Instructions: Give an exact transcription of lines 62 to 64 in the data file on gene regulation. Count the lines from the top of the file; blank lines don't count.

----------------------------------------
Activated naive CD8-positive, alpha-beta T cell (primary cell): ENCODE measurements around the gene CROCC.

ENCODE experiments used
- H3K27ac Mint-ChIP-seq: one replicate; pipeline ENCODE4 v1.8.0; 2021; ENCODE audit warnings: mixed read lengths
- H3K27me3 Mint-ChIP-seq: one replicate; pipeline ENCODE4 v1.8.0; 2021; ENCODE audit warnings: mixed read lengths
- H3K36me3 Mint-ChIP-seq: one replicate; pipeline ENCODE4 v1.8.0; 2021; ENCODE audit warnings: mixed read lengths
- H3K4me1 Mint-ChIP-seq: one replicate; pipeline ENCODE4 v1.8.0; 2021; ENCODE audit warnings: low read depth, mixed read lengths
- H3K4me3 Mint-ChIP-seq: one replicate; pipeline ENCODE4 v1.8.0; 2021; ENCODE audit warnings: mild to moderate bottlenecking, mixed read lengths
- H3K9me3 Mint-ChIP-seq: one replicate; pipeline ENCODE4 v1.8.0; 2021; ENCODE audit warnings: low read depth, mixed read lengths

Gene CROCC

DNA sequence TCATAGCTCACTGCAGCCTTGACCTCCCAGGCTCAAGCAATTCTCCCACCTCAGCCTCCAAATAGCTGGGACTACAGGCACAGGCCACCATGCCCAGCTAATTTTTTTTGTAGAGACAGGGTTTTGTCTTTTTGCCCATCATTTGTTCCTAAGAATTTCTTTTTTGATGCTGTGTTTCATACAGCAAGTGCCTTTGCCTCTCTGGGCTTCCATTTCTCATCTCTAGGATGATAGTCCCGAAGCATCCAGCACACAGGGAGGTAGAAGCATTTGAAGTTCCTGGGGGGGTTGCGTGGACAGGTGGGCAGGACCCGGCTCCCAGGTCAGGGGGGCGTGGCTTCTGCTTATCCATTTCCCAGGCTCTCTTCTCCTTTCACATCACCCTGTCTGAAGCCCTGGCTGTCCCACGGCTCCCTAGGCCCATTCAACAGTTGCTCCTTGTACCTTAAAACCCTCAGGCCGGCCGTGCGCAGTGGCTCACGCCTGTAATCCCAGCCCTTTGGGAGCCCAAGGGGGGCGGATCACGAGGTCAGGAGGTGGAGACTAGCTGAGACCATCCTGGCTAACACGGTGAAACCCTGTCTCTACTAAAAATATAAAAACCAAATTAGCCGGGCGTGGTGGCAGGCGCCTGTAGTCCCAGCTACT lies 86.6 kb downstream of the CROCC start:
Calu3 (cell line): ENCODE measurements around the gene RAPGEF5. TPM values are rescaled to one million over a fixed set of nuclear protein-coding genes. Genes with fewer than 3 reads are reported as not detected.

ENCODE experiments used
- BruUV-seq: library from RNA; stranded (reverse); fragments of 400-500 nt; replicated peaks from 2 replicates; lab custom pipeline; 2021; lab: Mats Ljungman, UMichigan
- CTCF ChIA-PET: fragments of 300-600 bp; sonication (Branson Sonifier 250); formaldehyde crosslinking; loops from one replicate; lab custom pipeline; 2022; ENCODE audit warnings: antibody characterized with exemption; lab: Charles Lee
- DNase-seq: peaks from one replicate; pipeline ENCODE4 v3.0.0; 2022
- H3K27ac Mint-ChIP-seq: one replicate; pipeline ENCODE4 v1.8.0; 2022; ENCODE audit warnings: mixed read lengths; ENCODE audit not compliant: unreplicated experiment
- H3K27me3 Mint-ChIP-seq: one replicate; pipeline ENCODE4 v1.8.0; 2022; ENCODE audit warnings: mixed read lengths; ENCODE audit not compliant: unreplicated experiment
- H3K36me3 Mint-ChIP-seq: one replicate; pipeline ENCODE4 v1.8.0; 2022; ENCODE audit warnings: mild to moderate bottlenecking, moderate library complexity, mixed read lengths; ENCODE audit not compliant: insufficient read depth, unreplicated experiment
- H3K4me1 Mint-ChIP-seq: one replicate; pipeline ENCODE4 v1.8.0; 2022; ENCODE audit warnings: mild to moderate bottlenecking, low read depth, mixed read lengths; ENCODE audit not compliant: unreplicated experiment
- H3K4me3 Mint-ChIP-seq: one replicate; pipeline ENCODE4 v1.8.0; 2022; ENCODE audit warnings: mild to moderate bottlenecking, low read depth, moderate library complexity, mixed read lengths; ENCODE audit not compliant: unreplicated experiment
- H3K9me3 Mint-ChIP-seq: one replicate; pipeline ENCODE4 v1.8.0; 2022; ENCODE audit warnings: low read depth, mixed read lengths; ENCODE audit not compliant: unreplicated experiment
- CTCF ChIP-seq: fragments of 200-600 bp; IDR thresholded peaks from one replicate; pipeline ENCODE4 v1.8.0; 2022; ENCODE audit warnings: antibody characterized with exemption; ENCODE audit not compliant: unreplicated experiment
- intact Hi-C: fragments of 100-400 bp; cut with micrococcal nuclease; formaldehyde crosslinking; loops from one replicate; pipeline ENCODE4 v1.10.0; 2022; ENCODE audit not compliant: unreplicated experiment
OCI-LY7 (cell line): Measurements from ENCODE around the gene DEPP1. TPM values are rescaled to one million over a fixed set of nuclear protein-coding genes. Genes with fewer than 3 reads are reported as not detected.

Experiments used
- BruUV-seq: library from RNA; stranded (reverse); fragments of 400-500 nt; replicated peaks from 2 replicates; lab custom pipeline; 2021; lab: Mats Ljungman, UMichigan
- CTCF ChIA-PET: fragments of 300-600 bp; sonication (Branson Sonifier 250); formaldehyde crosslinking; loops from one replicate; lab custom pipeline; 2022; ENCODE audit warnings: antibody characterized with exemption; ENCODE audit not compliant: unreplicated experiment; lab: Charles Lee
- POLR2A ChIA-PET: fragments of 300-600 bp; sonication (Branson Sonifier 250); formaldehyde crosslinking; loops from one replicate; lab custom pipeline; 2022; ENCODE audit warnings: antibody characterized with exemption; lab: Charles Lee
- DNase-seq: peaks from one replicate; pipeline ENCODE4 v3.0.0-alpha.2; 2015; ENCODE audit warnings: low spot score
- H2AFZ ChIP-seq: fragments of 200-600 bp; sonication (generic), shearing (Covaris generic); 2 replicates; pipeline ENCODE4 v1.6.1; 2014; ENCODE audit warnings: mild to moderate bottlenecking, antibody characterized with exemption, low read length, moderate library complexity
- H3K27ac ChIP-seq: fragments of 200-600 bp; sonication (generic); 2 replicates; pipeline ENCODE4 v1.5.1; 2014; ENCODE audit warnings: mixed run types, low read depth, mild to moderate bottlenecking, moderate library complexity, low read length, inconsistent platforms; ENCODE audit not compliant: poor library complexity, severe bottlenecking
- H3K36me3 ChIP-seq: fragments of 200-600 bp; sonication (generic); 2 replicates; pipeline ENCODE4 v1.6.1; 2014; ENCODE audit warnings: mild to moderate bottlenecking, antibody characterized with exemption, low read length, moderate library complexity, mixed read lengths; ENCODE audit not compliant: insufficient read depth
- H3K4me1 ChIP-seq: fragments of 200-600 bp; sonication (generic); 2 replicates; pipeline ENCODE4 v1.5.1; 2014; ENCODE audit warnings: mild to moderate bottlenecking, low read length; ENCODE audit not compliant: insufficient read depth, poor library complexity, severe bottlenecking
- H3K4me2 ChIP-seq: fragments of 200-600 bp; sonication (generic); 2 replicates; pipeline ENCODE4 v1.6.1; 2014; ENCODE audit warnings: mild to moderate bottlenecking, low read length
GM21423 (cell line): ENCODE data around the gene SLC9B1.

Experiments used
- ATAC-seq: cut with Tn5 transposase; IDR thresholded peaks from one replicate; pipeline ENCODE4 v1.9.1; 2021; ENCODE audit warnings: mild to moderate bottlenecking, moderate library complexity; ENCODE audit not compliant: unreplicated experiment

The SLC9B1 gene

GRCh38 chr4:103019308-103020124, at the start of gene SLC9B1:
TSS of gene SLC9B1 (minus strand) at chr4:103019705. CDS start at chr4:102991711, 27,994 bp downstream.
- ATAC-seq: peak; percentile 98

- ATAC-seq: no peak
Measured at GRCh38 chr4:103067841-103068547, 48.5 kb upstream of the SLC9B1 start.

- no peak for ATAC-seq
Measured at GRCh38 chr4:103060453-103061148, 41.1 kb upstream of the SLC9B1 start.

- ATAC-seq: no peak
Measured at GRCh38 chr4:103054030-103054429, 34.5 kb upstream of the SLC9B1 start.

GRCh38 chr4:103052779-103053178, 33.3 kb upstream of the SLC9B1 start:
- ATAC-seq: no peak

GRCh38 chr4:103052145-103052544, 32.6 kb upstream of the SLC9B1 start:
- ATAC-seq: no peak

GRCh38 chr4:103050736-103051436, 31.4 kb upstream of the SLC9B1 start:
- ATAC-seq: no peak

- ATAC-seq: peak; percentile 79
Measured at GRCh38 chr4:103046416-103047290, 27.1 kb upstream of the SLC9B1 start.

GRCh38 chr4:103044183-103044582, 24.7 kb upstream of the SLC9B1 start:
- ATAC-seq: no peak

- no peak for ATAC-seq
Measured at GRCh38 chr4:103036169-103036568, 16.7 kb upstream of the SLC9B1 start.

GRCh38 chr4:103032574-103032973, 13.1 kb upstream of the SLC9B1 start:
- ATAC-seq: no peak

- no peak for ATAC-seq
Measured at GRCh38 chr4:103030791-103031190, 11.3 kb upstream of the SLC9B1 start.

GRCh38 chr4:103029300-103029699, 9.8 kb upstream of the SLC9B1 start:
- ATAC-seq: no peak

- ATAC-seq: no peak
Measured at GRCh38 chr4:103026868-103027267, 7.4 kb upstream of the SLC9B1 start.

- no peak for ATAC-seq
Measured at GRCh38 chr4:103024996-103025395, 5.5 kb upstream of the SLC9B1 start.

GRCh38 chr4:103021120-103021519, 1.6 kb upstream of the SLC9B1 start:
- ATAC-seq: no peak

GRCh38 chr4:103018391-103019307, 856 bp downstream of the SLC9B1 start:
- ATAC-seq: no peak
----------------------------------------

- no peak for ATAC-seq
Measured at GRCh38 chr4:103030791-103031190, 11.3 kb upstream of the SLC9B1 start.

GRCh38 chr4:103029300-103029699, 9.8 kb upstream of the SLC9B1 start: